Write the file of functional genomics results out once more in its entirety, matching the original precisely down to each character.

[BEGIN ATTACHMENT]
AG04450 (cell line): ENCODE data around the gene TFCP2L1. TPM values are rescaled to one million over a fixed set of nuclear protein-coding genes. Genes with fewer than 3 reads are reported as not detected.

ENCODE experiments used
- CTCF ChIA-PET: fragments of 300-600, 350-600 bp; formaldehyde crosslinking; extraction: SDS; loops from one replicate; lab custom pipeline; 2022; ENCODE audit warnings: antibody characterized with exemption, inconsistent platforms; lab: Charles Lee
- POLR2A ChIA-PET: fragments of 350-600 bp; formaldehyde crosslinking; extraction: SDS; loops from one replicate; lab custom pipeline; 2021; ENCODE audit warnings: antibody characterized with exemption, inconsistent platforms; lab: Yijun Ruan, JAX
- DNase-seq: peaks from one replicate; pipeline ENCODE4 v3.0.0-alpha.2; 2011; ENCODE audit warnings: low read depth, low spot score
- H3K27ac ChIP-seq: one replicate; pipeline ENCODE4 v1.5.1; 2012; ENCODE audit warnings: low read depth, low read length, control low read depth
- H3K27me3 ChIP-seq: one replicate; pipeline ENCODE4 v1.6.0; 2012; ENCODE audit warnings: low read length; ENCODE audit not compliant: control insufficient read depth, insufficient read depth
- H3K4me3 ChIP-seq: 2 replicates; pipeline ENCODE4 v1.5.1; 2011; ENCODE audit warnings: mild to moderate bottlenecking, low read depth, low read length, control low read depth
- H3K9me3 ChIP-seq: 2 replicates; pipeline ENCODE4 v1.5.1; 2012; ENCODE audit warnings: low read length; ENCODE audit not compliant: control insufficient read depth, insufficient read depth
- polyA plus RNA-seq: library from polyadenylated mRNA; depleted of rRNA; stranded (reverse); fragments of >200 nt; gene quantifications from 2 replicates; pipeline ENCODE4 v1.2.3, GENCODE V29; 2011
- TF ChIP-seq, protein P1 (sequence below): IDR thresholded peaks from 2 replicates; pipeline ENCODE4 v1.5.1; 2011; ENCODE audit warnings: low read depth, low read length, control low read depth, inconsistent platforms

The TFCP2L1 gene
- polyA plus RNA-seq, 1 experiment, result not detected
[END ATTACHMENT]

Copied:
AG04450 (cell line): ENCODE data around the gene TFCP2L1. TPM values are rescaled to one million over a fixed set of nuclear protein-coding genes. Genes with fewer than 3 reads are reported as not detected.

ENCODE experiments used
- CTCF ChIA-PET: fragments of 300-600, 350-600 bp; formaldehyde crosslinking; extraction: SDS; loops from one replicate; lab custom pipeline; 2022; ENCODE audit warnings: antibody characterized with exemption, inconsistent platforms; lab: Charles Lee
- POLR2A ChIA-PET: fragments of 350-600 bp; formaldehyde crosslinking; extraction: SDS; loops from one replicate; lab custom pipeline; 2021; ENCODE audit warnings: antibody characterized with exemption, inconsistent platforms; lab: Yijun Ruan, JAX
- DNase-seq: peaks from one replicate; pipeline ENCODE4 v3.0.0-alpha.2; 2011; ENCODE audit warnings: low read depth, low spot score
- H3K27ac ChIP-seq: one replicate; pipeline ENCODE4 v1.5.1; 2012; ENCODE audit warnings: low read depth, low read length, control low read depth
- H3K27me3 ChIP-seq: one replicate; pipeline ENCODE4 v1.6.0; 2012; ENCODE audit warnings: low read length; ENCODE audit not compliant: control insufficient read depth, insufficient read depth
- H3K4me3 ChIP-seq: 2 replicates; pipeline ENCODE4 v1.5.1; 2011; ENCODE audit warnings: mild to moderate bottlenecking, low read depth, low read length, control low read depth
- H3K9me3 ChIP-seq: 2 replicates; pipeline ENCODE4 v1.5.1; 2012; ENCODE audit warnings: low read length; ENCODE audit not compliant: control insufficient read depth, insufficient read depth
- polyA plus RNA-seq: library from polyadenylated mRNA; depleted of rRNA; stranded (reverse); fragments of >200 nt; gene quantifications from 2 replicates; pipeline ENCODE4 v1.2.3, GENCODE V29; 2011
- TF ChIP-seq, protein P1 (sequence below): IDR thresholded peaks from 2 replicates; pipeline ENCODE4 v1.5.1; 2011; ENCODE audit warnings: low read depth, low read length, control low read depth, inconsistent platforms

The TFCP2L1 gene
- polyA plus RNA-seq, 1 experiment, result not detected